Please enter your username and email address. Get new password
Register Now

Jukasa News Update Thursday, April 5, 2018


An Ex-Pastor from Six Nations has been granted full parole after serving six years of a concurrent 10 year sentence.
Ronald Burning was convicted of 13 counts of sexual assault against children and teens at his church and the church’s school dating from 1971 through to 2009.
Burning was released on day parole in June of last year. The board says he is in poor health. Burning is not to have contact with anyone under 18 or to be in the company of children. He remains on Ontario’s sex offender registry.

Six Nations Polytechnic and Tap Resources were awarded Best Conference at the 2018 Canadian Event Industry Awards for their work on the World Indigenous Peoples Conference on Education.
The conference brought Native Americans, Aboriginal and Torres Strait Islander peoples, Maori, Ainu and Sami people from around the world together for culturally grounded strategies on Indigenous education.
In January, the conference’s organization partners received the regional Best Conference Award for the WIPCE conference and were automatically advanced to the national level.
One of the recipients, TAP Resources President Tuesday Johnson-MacDonald said it is the first time an Indigenous program and collaborative has won this recognition in Canada.

The federal government has introduced legislation aimed at overhauling the criminal justice system, a measure that makes good on a Liberal promise to change the way juries are selected.
A number of visibly Indigenous people were excluded from the jury that last month acquitted Saskatchewan farmer Gerald Stanley in the shooting death of Colten Boushie.
Justice Minister Jody Wilson-Raybould tabled a massive bill Thursday that, if passed, would eliminate the use of peremptory challenges, which allow lawyers to reject jury candidates during the selection process without providing a reason for doing so.
Boushie’s mother, Debbie Baptiste, said she is pleased about the proposed changes and hopes the presence of Indigenous jurors will translate into more justice for Indigenous Peoples.

Canada’s Indigenous services minister says Ottawa has fully complied with the orders of a 2016 ruling from the Canadian Human Rights Tribunal which said the federal government discriminates against Indigenous children.
Jane Philpott said the government is working with the tribunal to confirm every one of its orders has been fulfilled.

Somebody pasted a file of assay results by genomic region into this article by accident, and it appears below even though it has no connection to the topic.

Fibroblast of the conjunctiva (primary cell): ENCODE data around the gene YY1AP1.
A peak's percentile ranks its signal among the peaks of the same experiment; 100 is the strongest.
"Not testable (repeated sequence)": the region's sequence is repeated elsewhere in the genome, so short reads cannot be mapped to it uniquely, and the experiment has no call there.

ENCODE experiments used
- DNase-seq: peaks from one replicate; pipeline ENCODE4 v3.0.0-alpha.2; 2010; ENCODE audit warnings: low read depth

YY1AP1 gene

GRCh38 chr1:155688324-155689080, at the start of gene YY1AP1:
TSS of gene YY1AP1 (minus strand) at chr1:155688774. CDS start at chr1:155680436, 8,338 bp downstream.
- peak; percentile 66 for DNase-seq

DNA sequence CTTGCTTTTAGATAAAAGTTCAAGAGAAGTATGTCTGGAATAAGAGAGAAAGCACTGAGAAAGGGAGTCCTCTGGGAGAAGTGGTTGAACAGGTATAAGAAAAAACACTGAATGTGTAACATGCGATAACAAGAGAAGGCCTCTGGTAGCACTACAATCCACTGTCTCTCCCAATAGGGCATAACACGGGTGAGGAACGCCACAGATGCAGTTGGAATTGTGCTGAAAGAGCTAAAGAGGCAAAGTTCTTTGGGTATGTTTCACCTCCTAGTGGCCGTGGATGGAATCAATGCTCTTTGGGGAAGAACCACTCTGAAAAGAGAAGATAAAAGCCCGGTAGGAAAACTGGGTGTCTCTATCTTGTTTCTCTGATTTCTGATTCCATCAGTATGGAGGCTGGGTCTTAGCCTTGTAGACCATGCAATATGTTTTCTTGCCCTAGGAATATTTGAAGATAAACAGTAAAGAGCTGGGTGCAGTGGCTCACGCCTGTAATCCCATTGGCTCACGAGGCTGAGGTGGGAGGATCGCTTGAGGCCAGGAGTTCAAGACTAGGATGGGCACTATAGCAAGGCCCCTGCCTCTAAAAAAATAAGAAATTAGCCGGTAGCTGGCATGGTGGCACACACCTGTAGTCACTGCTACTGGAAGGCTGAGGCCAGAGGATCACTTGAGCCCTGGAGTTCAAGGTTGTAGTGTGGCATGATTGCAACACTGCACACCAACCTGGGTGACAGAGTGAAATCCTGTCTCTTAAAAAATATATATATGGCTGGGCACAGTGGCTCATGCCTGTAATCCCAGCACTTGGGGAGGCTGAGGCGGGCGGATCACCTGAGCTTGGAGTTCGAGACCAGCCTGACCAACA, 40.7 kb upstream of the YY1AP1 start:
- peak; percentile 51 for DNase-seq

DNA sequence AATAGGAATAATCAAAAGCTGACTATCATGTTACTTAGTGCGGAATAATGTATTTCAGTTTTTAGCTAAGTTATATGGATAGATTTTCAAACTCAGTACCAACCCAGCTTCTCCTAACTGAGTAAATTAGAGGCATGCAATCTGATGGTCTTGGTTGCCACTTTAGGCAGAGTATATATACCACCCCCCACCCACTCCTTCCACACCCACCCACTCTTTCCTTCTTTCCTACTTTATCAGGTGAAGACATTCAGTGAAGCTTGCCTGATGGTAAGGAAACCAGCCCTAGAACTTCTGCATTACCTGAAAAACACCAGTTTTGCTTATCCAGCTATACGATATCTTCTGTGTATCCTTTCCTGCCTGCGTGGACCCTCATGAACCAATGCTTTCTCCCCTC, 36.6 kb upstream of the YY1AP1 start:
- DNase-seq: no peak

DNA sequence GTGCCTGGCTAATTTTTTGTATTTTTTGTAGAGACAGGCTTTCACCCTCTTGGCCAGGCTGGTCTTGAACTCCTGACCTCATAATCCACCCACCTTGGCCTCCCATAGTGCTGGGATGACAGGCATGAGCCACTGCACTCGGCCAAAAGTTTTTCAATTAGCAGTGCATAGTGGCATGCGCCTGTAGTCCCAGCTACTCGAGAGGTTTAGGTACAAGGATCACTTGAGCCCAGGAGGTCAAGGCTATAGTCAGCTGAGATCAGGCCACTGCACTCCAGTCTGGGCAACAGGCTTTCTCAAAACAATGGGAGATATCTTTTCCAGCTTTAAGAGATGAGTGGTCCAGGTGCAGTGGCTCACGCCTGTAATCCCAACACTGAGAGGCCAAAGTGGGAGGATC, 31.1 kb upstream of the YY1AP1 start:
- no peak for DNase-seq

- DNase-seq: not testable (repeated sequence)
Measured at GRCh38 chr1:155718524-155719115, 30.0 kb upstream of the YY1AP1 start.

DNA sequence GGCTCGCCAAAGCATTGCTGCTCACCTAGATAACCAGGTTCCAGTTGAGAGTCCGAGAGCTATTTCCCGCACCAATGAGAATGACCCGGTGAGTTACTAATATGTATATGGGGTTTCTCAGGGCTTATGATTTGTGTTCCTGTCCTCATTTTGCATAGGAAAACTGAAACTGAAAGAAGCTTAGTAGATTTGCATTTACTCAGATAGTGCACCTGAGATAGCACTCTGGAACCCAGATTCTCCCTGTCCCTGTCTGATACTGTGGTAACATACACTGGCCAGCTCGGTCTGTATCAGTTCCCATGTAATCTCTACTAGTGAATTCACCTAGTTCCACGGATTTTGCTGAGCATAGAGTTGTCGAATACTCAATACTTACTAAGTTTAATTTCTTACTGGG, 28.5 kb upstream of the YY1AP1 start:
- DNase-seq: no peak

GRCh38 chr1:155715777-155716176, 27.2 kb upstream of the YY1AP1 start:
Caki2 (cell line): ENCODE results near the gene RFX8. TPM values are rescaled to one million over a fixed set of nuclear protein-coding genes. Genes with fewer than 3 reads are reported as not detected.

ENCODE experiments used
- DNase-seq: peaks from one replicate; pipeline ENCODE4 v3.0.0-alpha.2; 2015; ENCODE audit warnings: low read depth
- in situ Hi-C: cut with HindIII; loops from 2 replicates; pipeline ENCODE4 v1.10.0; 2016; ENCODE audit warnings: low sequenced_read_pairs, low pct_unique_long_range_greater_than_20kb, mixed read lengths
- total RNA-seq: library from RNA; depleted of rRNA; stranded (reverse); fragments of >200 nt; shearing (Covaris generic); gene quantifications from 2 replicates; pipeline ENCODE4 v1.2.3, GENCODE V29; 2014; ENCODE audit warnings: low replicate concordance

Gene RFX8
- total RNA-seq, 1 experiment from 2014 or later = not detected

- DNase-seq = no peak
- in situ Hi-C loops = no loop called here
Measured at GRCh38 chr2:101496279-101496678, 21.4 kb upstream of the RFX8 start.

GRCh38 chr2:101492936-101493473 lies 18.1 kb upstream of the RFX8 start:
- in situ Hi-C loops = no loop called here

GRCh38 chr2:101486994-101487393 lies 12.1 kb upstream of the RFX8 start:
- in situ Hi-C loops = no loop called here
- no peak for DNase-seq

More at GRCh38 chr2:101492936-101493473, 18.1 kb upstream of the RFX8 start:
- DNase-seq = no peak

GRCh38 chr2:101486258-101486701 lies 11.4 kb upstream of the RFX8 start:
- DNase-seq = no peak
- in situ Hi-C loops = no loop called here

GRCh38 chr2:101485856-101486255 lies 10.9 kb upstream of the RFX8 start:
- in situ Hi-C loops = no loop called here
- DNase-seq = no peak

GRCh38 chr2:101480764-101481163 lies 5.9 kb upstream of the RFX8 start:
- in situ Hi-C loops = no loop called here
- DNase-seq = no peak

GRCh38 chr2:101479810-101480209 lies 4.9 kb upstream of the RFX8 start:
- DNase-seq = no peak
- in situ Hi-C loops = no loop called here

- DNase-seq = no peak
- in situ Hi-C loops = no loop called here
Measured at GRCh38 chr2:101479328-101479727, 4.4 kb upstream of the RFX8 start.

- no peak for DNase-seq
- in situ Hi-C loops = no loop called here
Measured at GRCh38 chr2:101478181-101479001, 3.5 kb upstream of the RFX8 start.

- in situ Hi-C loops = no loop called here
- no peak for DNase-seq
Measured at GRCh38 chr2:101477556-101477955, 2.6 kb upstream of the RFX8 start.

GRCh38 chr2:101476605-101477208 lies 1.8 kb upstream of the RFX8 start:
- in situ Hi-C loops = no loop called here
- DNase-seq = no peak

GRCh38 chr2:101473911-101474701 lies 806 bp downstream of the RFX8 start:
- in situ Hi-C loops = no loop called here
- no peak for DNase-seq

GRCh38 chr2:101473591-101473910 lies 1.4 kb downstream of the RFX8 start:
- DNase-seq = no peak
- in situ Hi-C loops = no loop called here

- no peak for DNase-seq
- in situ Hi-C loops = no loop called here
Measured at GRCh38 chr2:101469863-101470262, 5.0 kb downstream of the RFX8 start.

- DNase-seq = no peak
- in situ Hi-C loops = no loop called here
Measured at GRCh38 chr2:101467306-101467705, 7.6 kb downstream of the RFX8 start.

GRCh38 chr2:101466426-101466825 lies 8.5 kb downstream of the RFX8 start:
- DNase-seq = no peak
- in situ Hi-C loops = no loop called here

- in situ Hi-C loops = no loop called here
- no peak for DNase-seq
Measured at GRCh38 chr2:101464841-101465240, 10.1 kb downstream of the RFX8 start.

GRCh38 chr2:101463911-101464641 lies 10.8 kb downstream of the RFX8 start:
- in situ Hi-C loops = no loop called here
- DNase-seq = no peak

In 2007 indigenous child rights activist Cindy Blackstock and the Assembly of First Nations filed a complaint with the Canadian Human Rights Commission calling out Ottawa for funding indigenous children child welfare on reserve less than those off reserve receive.
The tribunal sided with Blackstock and ruled the government discriminates against First Nations kids because they can only get the same child-welfare funding and programs if they are taken into care, often out of their communities and into non-Indigenous homes.

Researchers in Australia say indigenous Australian language all come from one common ancestor.
Linguists have theorized for decades that one language, called proto Australian is the mother of all indigenous languages.
Now, after a three year investigation, experts from Western Sydney University and the University of Newcastle say the evidence shows that the 250 indigneous languages of Australia were all born from one mother language about 12,000 years ago.
Researchers are hoping the discovery will lead to a better understanding of how words were shared between language groups in the past to help reinvigorate and preserve indigenous terminology in the future.

Ontario researchers say real-time monitoring of water conditions on First Nations communities could significantly reduce boil water advisories on reserves across Canada.
Officials from the University of Guelph say in a new study that monitoring flow rates and chlorine levels in communities with ongoing water issues could reduce advisories by 36 percent if day to day monitoring were put in place in communities across the country.
A high number of Canada’s boil water advisories on first nations reserves, about 80%, due to problems with equipment or water samples needing to be shipped out of remote communities for testing — and not due to actual safety of the water quality.

Toronto’s Pride committee is asking the Toronto Police to not participate in this years parade.
The group released a statement Monday evening, saying the Toronto police dismissed concerns over an increasing number of missing gay men from the city’s gay district — something they believe allowed an accused serial killer to target and murder several gay men in the village.
Earlier this year, a 66 year old man was charged with first degree murder in the disappearance and death of six men from the Church and Wellesley area.
Several of the city’s LGBTQ organizations also signed onto the statement saying the relationship between the city’s gay community and the police can not be mended through a parade.

Police in Hamilton have charged a 60-year-old local woman with attempted murder.
Investigators say a 61-year-old man was critically injured early Saturday evening during a dispute over the rental of a room.
They allege the suspect was upset over non payment of rent and the possibility that bed bugs had been brought into the unit by the man who was injured.
Police say a weapon was recovered at the scene and that they believe the suspect had consumed alcohol prior to the incident.
No names or other information was immediately released.

0 thoughts on “Jukasa News Update Thursday, April 5, 2018”

Leave a Reply

Your email address will not be published. Required fields are marked *